A fundamental concept of the present invention is the build up of a part in a layer-by-layer manner. That is, a part is considered a plurality of discrete cross-sectional regions which cumulatively comprise the three-dimensional configuration of the part. Each discrete cross-sectional region has defined two-dimensional boundaries--of course, each region may have unique boundaries.
In the method, a first portion of powder 22 is deposited in the target area 26 and selectively sintered by the laser beam 64 to produce a first sintered layer 54 (FIG. 2). The first sintered layer 54 corresponds to a first cross-sectional region of the desired part. The laser beam selectively sinters only the deposited powder 22 within the confines of the defined boundaries.
There are, of course, alternative methods of selectively sintering the powder 22. One method is for the aim of the beam to be directed in a "vector" fashion--that is, the beam would actually trace the outline and interior of each cross-sectional region of the desired part. Alternatively, the aim of the beam 64 is scanned in a repetitive pattern and the laser 12 modulated. In FIG. 2, a raster scan pattern 66 is used and is advantageous over the vector mode primarily in its simplicity of implementation. Another possibility is to combine the vector and raster scan methods so that the desired boundaries of the layer are traced in a vector mode and the interior irradiated in a raster scan mode. There are, of course, trade-offs associated with the method chosen. For example, the raster mode has a disadvantage when compared to the vector mode in that arcs and lines which are not parallel to the axes 68, 70 of the raster pattern 66 of the laser beam 64 are only approximated. Thus, in some cases resolution of the part can be degraded when produced in the raster pattern mode. However, the raster mode is advantageous over the vector mode in the simplicity of implementation.
Turning to FIG. 1, the aim of the laser beam 64 is scanned in the target area 26 in a continuous raster pattern. Broadly speaking, the driver 50 controls galvanometers 48, 49 to made the raster pattern 66 (see FIG. 2). Shifting movement of the mirror 46 controls movement of the aim of the laser beam 64 in the fast scan axis 68 (FIG. 2), while movement of the mirror 47 controls movement of the aim of the laser beam 64 in the slow scan access 70.
The present position of the aim of the beam 64 is fed back through the driver 50 to the computer 40 (see FIG. 3). As described below, in more detail, the computer 40 possesses information relating to the desired cross-sectional region of the part then being produced. That is, a portion of loose powder 22 is dispensed into the target area 26 and the aim of the laser beam 64 moved in its continuous raster pattern. The computer 40 modulates the laser 12 to selectively produce a laser beam at desired intervals in the raster pattern 66. In this fashion, the directed beam of the laser 12 selectively sinters the powder 22 in the target area 26 to produce the desired sintered layer with the defined boundaries of the desired cross-sectional region. This process is repeated layer-by-layer with the individual layers sintered together to produce a cohesive part--e.g. part 52 of FIG. 2.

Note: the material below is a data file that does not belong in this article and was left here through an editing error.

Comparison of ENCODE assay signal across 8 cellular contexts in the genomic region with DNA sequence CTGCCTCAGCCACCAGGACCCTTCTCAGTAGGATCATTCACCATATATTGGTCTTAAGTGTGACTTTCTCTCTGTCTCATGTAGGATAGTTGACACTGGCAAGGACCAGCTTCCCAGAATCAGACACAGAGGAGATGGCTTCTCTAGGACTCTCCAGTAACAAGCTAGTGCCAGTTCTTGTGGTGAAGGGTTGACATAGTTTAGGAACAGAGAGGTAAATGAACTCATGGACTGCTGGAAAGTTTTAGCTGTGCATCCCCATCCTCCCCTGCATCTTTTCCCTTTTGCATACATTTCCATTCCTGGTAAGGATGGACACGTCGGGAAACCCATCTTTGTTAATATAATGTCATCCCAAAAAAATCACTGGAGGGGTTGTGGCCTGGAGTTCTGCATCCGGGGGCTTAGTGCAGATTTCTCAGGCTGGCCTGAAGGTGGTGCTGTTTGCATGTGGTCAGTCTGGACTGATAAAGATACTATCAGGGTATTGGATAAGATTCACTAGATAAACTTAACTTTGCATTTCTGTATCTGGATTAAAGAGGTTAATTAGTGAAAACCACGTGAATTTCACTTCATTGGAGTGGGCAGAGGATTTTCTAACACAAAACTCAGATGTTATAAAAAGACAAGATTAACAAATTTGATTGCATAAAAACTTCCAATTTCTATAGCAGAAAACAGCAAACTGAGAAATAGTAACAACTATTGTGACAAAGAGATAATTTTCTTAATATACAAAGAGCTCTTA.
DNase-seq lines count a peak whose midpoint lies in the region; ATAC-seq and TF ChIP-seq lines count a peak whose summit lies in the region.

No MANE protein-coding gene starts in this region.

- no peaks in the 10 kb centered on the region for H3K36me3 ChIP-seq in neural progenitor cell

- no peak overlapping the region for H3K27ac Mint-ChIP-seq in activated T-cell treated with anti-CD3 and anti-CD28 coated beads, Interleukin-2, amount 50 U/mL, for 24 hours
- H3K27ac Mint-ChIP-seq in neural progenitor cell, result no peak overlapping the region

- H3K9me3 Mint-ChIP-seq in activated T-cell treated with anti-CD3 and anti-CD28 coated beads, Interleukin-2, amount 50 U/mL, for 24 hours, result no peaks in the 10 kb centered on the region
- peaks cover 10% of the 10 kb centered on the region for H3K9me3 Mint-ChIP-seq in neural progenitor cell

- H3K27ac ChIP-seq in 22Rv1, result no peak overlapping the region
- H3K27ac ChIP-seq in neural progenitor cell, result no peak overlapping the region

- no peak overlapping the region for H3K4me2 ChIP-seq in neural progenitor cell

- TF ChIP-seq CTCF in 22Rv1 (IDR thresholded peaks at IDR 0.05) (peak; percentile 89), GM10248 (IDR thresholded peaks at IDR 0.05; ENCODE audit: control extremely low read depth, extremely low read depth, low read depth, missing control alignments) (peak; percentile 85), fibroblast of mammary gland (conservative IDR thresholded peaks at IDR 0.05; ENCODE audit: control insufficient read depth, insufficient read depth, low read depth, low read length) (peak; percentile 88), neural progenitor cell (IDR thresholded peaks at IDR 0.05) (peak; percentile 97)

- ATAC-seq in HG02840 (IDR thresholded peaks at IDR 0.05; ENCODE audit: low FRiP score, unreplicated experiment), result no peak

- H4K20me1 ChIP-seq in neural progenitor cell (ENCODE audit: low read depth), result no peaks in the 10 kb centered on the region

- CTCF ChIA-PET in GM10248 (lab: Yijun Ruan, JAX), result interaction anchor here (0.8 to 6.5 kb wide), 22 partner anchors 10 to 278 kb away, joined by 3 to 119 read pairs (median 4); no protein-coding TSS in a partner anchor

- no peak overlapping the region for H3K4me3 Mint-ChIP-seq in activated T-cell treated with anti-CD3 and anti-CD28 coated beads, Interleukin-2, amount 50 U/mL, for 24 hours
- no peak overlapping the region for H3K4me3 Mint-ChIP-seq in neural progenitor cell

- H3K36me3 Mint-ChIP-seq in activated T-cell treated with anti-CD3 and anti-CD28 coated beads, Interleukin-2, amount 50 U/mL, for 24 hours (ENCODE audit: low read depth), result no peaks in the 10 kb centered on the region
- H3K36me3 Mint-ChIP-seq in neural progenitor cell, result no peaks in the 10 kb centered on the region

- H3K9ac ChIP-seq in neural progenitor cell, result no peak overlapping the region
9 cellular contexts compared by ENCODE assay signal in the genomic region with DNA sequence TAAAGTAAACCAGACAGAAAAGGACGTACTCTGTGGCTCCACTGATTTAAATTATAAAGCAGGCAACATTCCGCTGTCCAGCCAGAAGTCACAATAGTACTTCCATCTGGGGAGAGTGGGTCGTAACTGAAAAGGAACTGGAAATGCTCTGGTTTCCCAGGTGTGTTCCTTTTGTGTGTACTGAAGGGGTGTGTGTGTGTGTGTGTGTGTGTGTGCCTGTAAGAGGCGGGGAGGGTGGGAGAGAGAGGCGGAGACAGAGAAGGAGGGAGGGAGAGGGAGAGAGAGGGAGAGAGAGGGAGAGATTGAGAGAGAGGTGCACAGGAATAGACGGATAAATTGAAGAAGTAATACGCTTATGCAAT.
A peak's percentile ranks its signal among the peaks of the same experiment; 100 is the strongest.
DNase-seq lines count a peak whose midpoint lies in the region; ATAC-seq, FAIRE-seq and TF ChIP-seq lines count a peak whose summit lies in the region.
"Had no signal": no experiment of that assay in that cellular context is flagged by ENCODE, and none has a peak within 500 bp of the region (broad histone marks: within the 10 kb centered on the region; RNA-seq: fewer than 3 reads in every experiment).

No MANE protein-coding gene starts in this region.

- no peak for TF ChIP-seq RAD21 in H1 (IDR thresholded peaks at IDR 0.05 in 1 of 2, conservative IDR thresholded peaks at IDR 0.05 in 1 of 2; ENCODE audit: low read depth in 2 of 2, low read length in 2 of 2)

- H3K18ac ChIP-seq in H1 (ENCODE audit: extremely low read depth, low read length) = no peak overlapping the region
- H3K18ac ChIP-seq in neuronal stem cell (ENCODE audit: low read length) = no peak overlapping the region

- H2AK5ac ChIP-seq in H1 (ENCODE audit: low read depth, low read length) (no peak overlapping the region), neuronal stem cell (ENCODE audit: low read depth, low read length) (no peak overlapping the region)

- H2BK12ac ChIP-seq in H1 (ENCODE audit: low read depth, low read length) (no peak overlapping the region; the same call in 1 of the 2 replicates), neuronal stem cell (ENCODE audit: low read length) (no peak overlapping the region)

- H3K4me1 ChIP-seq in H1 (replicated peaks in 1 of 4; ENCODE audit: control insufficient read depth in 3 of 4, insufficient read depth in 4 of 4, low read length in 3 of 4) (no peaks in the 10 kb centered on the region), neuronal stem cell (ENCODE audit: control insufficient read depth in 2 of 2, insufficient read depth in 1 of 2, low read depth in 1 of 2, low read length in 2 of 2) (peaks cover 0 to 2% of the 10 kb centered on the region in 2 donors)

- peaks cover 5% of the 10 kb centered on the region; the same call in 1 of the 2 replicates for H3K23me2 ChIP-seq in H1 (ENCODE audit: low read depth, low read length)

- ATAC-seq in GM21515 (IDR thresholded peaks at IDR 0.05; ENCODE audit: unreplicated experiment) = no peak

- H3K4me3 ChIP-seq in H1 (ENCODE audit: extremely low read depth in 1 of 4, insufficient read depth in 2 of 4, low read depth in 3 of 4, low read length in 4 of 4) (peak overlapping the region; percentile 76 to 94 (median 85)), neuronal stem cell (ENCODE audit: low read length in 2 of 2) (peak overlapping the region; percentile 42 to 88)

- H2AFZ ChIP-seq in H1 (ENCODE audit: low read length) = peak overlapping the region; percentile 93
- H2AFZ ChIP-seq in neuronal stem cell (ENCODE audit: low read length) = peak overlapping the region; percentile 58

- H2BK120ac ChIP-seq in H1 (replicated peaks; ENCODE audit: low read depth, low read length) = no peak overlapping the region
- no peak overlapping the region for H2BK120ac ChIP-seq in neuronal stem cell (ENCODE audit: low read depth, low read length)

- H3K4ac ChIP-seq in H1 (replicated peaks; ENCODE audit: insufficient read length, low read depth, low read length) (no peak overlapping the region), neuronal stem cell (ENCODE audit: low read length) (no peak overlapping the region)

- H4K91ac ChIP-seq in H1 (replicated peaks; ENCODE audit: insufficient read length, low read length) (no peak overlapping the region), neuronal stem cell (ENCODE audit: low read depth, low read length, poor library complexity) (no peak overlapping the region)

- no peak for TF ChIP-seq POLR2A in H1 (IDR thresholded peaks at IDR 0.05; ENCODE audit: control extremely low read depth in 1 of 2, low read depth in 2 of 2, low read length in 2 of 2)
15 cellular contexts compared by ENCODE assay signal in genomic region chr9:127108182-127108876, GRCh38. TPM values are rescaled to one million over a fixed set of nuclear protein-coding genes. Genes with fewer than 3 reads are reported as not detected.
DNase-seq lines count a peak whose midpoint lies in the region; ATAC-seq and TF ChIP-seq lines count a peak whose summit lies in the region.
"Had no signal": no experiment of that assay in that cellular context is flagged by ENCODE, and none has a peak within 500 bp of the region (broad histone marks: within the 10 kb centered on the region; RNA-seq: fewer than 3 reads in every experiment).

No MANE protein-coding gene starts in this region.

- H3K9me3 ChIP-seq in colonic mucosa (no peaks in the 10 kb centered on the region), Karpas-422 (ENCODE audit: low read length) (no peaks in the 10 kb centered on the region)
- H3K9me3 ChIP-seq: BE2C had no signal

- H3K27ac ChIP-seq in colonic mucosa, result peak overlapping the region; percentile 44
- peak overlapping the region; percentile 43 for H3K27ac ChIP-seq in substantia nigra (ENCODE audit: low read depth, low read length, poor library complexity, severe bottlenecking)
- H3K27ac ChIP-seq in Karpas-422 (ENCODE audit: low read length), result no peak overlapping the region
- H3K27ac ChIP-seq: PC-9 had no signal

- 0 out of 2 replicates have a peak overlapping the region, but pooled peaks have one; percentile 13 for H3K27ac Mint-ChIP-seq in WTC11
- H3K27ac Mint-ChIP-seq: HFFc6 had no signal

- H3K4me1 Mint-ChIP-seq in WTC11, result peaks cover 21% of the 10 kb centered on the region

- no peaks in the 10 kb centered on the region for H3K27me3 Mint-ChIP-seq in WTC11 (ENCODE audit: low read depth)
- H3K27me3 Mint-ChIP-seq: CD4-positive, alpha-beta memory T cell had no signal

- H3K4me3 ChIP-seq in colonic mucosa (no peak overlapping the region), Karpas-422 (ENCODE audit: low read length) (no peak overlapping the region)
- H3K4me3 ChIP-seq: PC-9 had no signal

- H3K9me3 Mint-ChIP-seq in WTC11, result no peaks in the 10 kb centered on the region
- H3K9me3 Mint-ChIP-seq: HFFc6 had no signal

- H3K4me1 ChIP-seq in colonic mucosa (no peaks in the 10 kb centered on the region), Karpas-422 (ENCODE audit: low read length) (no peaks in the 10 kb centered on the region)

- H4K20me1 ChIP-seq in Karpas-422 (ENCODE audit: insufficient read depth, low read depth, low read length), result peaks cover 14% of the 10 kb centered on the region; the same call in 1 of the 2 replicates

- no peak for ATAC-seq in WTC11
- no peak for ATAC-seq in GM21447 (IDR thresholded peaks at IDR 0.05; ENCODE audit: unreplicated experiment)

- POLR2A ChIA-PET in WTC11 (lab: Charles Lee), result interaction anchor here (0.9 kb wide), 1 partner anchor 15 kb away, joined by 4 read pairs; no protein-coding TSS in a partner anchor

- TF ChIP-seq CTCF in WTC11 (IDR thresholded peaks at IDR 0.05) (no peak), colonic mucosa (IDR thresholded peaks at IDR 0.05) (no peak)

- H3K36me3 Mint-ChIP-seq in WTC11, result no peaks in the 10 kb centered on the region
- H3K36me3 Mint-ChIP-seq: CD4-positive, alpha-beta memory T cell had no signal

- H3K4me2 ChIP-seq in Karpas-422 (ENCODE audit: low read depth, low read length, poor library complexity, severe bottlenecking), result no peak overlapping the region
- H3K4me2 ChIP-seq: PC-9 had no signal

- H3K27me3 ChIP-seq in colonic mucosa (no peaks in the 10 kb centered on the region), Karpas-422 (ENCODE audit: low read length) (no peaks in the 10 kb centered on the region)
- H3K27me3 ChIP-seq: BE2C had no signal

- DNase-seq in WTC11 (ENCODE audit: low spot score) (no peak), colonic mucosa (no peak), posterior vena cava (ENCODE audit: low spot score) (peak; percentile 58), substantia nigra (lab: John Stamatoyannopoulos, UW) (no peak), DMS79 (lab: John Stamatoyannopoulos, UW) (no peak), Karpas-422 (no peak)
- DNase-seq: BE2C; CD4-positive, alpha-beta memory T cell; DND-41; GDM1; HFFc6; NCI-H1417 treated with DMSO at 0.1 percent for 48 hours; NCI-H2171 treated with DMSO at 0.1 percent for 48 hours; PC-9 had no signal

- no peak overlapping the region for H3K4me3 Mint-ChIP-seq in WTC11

In operation, the wavelength of laser 12 may be varied to produce higher absorptivity of energy by selected materials in the powder relative to other materials in powder 22. In operation, blended, coated or other combinations of powders are preferably selected to produce sintered product with characteristics including but not limited to, close dimensional tolerances, structural integrity and required mechanical behavior.
Interface and Software
The interface hardware operatively interconnects the computer 40 with the laser 12 and galvanometers 47, 48. The output port of the computer 40 (see FIGS. 1 and 3) is directly connected to the laser 12 to selectively modulate the laser 12. When operated in the pulsed mode, the laser 12 is easily controlled by digital inputs to the pulsed gate input of the laser. Galvanometer 48 is driven by the function generator driver 50 to drive the beam in the fast scan axis 68 independent of any control signals from the computer 40. However, a position feedback signal from the galvanometer 48 is fed to a voltage comparator 74 as shown in FIG. 3. The other input to the comparator is connected to the digital-to-analog convertor 76 which is indicative of the least significant six bits (bits 0-5) of the user port of the computer 40. As shown in FIG. 3, the output of the voltage comparator 74 is connected to the flag line on the user port of the computer 40. When the voltage comparator determines that the feedback signal from the galvanometer 48 crosses the signal from the digital-to-analog convertor 76, the flag line goes low causing a nonmaskable interrupt. As discussed below, the nonmaskable interrupt causes the next byte of data to put out on the user port of a computer 40.
Finally, as shown in FIG. 3, the galvanometer 49 driving the aim of the laser beam 64 in the slow scan axis 70, is controlled by a second digital to analog convertor 78. The digital-to-analog convertor 78 is driven by a counter 79 which increments with each sweep of the aim of the beam 64 in the fast scan axis 68. The eight byte counter is designed to overflow after 256 scans in the fast scan axis 68 to start a new cycle or raster scan pattern 66.